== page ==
In these areas you feel like projected in a painting by De Chirico, where silence rules.
a scene à la De Chirico in Venice. In spite of what some Venetians may tell you,
it is still possible to enjoy loneliness in many parts of the city. But stay away from the
large canals: the traffic and noise are unbelievable!
No matter the social status, though, the Venetians take care of their place, and probably realize how special it is.
They're rather dutiful, for intance, in bagging and tagging the waste that must be separeted for recycling, not a trivial task where transport of all kind, including waste transport, is waterborne and there are days of the week when to put paper in the right place, another day for plastics, etc.
boxes for the sale of fruits and vegetables, after market close time
I couldn't resist. The light was beautiful, the picture was right. And it somewhat represents
my search: the markets where Venitians buy groceries, it is everyday life but someway, in here, it is special!
While strolling in the Gardens (Giardini della Biennale, in Sant'Elena) I stumbled on this scene: an old man was decorating a colourful box attached to a tree. We had already noticed the box, the previous day: it is a free book exchange facility where you can take a book and read it (or more than one), or leave yours, just like there are many all over the world now -a great idea, indeed!
The man was adding a sort of red round button on the naively crowded walls of the box, sporting all sorts of strange little objects. I bet it's all made by him.
So, even in the hottest part of summer there is activity for the locals, but give a look inside the box and you'll find that many books are in English. Indeed, we saw the box been used by other people, both citizens and tourists like us, a number of times in the day.
I wonder how many foreigners have decided to settle here for their golden retirement, I must admit I fancied doing so. Though I'd not be there in the hot part of the summer, Venice and its islands can still gift a magic atmosphere, sad and beautiful, mysterious but still familiar, if you take the time to leave the tourist tracks and check the barracks hidden around the dockings where boats are repaired, the calle without shops, the islands where the main activity is agricolture. I even found myslef eating berries and figues a few steps away from one of the tourist paths and the lagoon, where some wild plants grow unattended and offer their fruits to the curious traveller.
Some times you see the work of the hands of the Venetians, small decorations here and there, not many but I don't miss the confusion of the posters, ugly writings and stickers I see everywhere in Rome, for instance.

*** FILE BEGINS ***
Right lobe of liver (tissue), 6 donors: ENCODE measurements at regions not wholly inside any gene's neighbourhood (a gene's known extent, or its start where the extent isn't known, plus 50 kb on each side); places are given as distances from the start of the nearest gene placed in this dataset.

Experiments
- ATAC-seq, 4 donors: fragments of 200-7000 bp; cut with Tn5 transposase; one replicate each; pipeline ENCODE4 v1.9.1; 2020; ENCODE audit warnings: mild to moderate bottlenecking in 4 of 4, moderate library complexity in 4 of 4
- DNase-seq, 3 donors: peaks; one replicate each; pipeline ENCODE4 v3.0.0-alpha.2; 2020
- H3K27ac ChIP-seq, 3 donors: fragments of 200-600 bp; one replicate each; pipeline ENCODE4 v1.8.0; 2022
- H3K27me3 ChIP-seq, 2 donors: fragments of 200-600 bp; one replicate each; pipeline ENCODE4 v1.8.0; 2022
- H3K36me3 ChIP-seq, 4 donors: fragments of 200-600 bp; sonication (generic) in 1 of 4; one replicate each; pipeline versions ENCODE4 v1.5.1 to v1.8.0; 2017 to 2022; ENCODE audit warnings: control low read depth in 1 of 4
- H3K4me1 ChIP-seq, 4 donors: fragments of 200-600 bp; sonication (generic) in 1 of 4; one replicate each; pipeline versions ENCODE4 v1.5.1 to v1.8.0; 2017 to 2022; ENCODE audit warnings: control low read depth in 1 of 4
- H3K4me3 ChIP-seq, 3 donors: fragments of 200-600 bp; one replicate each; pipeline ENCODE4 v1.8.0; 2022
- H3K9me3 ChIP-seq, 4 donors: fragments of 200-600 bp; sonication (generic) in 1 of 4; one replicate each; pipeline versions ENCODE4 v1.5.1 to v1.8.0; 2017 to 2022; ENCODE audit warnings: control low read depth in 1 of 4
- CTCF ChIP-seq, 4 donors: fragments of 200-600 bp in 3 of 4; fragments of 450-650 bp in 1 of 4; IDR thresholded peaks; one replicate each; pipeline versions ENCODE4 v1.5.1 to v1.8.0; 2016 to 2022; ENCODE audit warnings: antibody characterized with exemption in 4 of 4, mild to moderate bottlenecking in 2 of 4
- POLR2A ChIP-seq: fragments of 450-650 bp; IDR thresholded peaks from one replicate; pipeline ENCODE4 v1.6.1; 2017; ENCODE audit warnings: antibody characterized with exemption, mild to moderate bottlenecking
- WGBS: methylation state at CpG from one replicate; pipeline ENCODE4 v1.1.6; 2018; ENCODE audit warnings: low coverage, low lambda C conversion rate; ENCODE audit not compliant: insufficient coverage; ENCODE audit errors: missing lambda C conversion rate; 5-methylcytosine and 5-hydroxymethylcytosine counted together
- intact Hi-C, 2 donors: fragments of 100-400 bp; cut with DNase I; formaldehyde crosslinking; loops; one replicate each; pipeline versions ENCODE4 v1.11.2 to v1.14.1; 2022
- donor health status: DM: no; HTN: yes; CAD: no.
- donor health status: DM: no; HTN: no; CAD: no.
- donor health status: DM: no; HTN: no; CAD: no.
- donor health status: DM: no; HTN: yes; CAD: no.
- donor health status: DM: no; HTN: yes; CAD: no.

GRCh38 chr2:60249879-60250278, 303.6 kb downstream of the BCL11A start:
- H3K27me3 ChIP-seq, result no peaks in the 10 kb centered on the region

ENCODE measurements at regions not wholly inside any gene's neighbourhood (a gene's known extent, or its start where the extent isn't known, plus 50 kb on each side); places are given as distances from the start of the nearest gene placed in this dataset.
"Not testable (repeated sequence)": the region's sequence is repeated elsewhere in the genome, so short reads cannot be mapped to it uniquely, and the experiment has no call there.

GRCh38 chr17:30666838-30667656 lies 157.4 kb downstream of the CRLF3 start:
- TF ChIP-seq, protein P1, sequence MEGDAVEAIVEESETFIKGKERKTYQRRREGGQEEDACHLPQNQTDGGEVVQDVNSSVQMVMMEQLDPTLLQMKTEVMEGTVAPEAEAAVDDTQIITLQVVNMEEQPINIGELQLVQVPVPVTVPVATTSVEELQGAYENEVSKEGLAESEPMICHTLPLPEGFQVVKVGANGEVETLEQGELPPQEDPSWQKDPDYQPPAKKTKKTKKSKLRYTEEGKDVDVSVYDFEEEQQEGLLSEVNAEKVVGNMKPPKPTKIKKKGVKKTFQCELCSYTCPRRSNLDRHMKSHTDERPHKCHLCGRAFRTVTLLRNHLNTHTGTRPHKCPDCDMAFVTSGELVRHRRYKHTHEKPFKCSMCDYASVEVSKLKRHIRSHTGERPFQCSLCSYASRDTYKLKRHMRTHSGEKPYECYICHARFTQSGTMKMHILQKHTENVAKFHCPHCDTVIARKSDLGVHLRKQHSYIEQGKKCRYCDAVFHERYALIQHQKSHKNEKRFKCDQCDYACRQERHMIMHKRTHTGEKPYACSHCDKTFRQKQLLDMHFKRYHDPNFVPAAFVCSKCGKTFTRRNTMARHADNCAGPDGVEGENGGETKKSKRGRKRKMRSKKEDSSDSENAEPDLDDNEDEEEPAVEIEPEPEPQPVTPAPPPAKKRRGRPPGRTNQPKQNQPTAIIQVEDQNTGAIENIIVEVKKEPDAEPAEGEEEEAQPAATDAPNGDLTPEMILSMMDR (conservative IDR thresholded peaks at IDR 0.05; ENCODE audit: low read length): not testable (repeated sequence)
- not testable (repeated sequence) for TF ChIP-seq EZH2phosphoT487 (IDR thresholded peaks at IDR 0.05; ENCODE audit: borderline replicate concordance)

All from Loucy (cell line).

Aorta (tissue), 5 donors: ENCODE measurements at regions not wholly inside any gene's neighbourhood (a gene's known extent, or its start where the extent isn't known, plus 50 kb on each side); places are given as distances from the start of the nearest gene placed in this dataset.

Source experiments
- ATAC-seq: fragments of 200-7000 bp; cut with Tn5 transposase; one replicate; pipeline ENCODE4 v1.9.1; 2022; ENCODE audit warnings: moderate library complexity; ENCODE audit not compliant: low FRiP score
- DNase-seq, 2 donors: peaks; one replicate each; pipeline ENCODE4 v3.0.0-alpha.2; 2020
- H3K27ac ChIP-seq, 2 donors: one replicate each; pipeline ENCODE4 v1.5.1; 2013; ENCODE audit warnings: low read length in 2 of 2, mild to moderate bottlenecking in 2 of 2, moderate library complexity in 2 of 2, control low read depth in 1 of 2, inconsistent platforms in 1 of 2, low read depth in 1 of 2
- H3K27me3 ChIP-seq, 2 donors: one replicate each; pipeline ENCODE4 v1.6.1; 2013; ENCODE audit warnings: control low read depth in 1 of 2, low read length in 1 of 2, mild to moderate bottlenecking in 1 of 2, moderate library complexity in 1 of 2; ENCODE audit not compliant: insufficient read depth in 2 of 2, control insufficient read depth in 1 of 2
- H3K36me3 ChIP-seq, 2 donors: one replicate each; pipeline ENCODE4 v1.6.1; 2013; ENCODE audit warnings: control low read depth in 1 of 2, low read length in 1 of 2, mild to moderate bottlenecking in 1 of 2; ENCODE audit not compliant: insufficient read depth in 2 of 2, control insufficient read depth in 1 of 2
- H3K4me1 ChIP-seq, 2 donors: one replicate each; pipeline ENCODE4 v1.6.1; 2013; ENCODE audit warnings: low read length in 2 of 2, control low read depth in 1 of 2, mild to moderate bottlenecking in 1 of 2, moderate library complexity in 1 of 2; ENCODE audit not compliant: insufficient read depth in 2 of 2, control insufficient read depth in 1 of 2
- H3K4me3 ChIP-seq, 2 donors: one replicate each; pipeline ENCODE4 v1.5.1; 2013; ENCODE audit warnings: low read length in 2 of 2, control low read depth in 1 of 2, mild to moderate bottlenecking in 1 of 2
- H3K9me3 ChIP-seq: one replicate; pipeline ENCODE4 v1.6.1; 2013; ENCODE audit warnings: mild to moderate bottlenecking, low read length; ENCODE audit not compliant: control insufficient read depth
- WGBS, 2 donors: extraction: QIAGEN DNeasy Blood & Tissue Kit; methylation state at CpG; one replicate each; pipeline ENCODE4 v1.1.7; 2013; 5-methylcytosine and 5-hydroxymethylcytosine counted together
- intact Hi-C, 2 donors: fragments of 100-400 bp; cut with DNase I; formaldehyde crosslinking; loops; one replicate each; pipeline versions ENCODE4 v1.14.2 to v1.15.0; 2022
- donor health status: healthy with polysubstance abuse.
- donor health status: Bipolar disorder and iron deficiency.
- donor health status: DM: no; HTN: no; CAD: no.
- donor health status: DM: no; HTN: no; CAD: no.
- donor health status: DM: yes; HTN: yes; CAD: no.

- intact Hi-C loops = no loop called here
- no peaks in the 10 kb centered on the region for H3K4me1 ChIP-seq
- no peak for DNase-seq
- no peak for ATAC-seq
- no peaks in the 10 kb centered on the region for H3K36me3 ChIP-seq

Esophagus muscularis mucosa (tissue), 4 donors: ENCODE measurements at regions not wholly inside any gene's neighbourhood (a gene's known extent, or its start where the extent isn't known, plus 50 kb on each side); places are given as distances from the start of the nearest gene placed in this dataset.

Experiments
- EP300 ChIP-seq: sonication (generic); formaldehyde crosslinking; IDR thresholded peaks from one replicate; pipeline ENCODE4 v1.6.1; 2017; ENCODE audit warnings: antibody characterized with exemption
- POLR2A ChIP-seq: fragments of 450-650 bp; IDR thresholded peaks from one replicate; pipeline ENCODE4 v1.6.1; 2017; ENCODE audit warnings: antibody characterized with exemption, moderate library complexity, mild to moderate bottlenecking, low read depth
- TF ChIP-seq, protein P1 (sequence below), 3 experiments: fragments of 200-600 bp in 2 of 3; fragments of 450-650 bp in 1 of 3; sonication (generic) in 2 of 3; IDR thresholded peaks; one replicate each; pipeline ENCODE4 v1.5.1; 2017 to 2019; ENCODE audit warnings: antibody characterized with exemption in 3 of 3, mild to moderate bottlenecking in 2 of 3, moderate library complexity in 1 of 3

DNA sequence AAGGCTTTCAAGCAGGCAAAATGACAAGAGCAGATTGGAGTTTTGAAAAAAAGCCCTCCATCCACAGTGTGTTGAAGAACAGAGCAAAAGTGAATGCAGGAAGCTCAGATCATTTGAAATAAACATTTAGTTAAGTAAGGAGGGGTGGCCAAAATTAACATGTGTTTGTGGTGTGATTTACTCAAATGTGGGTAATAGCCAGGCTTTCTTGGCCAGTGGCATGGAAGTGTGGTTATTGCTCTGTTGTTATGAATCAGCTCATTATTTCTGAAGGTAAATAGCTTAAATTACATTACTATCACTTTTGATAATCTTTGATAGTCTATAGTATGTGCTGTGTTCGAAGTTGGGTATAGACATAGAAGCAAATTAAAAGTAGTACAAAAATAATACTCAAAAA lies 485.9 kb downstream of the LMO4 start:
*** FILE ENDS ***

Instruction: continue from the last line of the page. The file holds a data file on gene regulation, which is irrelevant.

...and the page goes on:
someone has put this joyful, wooden sun on the wall of the building.
But you don't need to run far away to find the true Venice and true Venetians, though. I came to realize that these people have for the most accomplished the original vocation of the city: they are at sea, they are the women and men who check your tickets when you jump on the ferries, they carry goods from the main land with small boats, or they run the taxis (waterborne, again), or -obviously- row in gondolas. Not to mention the services that gravitate around the boats maintanance.
It is undeniably true that Venice is suffering from overcrowding and, even more, an excessive number of boats going back and forth the lagoon, but there is a soul that resists and adapts itself, striving for identity. Again, it is true that many have moved to Mestre or alike, where life is cheaper, and work as commuters (theirselves are served by ferries in the first place), but they still are the Venetians.
this street singer is taking a nap, presumably after hours of entertainment.
Don't ask me the name of the instrument on his lap, I have no idea. The wood the
instrument is made of and the stones of the wall have wonderful colours
If you're looking for peace, remember that the main routes are filled with tourists but the calles just a few yards away are not, try for yourself, there is still quietness there and on the islands.
in this small lane ("calle"), there were no tourists, and the air was fresh thanks to the shadows
Some pictures and... long exposure shots, why not?
Some more images are here.
On the first day I had this idea that I could take some good pictures with long exposures.
I made a just few attempts, here is a minimal selection of three pictures.
I couldn't really force the effect I wanted here: there was too much light and
even with the lowest ISO setting and the ND filter I wasn't able to have an exposure long enough.
I forced the hand a bit, and I got a strange yellowish dominant, though
colours in Venice are always -and I can I swear it twice: "alweays"- spectacular.
At times, they are vivid, some other times chalky and delicate. I like to see the sky
change over the buildings and islands facing the lagoon. From the photographic point of
view, I took this one to check if I could render the colours the way I saw them, which
is never for granted. For what I remember, the tints are faithful, the reproduction is OK
this woman, a tourist I guess, was in the right place at the right moment